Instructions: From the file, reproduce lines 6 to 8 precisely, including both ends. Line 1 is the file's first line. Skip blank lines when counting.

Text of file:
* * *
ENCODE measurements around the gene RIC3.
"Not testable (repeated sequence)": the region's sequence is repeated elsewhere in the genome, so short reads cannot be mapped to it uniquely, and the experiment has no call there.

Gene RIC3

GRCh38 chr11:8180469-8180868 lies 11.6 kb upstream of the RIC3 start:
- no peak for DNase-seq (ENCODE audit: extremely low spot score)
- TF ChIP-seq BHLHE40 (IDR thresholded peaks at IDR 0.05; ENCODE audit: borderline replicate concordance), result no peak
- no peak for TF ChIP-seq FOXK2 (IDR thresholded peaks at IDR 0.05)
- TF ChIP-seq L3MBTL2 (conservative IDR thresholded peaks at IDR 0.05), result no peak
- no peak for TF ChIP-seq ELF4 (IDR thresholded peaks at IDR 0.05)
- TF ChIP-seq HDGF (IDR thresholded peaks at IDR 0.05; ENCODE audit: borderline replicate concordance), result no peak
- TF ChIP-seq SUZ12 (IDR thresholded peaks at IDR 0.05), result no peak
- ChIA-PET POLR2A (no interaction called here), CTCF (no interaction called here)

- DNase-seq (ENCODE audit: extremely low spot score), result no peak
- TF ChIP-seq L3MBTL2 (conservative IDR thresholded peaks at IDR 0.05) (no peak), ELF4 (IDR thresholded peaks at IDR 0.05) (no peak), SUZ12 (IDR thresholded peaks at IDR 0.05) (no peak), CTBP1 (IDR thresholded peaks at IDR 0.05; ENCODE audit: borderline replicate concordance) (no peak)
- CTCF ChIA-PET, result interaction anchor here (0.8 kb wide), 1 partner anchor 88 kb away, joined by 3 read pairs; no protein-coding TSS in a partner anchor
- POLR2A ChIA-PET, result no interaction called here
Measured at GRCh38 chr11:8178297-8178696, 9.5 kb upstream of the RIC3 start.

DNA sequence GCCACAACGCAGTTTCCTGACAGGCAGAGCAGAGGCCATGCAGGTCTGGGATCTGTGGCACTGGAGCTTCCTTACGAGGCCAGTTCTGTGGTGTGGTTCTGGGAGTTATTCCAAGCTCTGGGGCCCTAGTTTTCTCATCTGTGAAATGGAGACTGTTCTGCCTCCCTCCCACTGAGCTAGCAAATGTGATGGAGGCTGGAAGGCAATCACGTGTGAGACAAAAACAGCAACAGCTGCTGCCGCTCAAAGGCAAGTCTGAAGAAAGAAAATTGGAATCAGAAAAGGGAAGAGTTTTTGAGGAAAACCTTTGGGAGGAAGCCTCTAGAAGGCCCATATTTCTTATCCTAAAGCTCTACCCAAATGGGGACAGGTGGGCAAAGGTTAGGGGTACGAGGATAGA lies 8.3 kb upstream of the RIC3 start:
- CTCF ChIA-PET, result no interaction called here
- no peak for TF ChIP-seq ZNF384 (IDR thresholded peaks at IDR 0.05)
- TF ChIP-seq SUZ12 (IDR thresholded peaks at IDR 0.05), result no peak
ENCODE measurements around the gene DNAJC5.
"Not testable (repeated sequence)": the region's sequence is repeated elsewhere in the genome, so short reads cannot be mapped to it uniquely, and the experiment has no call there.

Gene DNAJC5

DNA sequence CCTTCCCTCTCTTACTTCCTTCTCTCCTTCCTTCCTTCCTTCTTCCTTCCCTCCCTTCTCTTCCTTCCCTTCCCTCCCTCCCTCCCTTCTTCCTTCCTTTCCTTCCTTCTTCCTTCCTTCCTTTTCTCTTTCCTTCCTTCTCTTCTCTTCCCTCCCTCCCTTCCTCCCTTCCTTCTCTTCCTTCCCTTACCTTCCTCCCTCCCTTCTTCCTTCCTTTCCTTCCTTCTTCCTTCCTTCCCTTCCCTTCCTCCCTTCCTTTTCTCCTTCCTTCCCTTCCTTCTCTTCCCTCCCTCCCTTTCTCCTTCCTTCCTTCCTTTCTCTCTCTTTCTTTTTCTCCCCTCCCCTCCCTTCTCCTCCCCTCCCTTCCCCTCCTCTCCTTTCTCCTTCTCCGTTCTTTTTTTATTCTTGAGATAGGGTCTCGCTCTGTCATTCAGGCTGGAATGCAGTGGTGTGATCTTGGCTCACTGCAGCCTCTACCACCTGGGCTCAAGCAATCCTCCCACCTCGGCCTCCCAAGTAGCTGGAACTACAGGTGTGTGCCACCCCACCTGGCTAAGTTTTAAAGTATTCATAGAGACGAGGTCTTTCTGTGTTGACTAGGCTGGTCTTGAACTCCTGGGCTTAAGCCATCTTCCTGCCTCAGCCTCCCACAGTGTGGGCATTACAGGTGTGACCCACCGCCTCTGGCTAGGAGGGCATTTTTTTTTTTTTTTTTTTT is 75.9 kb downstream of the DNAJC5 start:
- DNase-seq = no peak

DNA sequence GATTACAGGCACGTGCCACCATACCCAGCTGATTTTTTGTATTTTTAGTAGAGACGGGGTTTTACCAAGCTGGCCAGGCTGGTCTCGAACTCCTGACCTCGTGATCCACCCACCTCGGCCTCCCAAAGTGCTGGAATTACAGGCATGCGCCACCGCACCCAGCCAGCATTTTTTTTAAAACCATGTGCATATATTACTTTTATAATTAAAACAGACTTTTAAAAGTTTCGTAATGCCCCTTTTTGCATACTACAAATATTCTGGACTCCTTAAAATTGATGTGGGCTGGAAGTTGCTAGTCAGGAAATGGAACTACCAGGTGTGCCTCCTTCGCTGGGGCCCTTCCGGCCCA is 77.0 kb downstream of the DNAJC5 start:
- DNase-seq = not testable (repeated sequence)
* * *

- TF ChIP-seq BHLHE40 (IDR thresholded peaks at IDR 0.05; ENCODE audit: borderline replicate concordance), result no peak
- no peak for TF ChIP-seq FOXK2 (IDR thresholded peaks at IDR 0.05)
- TF ChIP-seq L3MBTL2 (conservative IDR thresholded peaks at IDR 0.05), result no peak